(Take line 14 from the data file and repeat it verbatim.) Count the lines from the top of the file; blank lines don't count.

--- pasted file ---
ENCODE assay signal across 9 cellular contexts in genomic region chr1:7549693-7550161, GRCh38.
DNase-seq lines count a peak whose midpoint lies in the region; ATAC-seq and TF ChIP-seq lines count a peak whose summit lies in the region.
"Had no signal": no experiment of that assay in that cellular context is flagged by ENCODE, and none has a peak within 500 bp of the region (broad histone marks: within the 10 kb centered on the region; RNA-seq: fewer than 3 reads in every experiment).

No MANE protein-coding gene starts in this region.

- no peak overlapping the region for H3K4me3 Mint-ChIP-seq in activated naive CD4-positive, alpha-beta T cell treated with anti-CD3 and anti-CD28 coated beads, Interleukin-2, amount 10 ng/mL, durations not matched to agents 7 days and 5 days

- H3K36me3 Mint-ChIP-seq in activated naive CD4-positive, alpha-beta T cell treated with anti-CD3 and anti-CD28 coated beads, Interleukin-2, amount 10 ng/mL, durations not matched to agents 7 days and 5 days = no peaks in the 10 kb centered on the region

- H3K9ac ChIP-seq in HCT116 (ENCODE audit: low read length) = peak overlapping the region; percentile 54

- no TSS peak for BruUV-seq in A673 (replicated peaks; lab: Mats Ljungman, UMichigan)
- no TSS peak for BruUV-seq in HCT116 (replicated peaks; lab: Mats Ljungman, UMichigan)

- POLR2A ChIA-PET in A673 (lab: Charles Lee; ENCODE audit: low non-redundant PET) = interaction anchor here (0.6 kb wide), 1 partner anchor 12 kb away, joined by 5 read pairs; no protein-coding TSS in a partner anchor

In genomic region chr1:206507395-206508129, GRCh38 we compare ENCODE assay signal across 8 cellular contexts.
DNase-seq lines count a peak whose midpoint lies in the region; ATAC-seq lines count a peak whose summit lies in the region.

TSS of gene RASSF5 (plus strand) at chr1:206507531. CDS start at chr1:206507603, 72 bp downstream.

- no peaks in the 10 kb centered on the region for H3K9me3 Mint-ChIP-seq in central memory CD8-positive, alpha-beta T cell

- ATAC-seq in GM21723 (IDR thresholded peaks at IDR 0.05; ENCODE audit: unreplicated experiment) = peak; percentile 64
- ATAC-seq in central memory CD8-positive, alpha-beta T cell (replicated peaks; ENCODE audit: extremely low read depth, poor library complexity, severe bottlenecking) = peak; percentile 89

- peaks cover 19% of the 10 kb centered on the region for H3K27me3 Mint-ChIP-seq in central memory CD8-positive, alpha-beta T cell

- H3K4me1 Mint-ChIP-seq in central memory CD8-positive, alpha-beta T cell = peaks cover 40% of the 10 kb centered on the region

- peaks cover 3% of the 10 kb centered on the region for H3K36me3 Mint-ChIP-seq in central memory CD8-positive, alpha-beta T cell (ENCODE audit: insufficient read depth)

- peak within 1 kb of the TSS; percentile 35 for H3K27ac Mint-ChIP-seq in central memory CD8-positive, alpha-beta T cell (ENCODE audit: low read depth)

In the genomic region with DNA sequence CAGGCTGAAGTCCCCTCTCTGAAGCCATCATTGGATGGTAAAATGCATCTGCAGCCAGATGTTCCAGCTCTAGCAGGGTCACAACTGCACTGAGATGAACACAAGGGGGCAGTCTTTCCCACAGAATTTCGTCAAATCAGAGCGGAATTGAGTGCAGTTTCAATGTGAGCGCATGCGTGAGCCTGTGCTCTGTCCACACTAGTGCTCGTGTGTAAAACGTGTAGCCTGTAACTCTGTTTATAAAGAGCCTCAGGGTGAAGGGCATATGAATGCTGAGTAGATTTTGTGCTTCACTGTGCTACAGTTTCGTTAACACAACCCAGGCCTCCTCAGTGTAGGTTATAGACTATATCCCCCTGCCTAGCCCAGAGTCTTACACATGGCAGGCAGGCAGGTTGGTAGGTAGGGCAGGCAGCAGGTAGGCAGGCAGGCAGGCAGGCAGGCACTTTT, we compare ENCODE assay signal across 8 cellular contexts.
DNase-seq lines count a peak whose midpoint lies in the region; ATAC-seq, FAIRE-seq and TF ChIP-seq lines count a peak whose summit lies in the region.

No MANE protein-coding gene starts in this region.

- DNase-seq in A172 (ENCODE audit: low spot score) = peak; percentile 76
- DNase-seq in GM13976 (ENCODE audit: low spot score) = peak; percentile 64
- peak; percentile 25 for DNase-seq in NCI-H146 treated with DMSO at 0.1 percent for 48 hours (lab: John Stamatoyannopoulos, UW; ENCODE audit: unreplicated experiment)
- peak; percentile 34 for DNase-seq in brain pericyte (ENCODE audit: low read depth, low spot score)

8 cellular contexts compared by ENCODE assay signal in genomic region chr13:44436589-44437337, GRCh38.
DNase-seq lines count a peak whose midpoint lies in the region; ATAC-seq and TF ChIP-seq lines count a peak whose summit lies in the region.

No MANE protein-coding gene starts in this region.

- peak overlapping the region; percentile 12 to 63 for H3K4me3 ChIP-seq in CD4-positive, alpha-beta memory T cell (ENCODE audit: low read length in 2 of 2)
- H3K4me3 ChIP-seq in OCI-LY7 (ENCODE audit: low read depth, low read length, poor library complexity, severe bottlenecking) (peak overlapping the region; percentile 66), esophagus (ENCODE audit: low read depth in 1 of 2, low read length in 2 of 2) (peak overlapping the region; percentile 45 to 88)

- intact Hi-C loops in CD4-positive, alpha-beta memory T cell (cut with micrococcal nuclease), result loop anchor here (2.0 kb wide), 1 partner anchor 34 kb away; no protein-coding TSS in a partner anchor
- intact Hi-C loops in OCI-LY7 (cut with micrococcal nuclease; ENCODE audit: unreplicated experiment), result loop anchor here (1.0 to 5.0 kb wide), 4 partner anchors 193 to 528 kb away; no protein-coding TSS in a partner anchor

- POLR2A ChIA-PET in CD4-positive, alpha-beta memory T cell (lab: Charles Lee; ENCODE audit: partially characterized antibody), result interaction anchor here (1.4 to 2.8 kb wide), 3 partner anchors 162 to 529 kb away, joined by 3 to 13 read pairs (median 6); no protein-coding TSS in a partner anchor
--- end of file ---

- no peaks in the 10 kb centered on the region for H3K9me3 Mint-ChIP-seq in central memory CD8-positive, alpha-beta T cell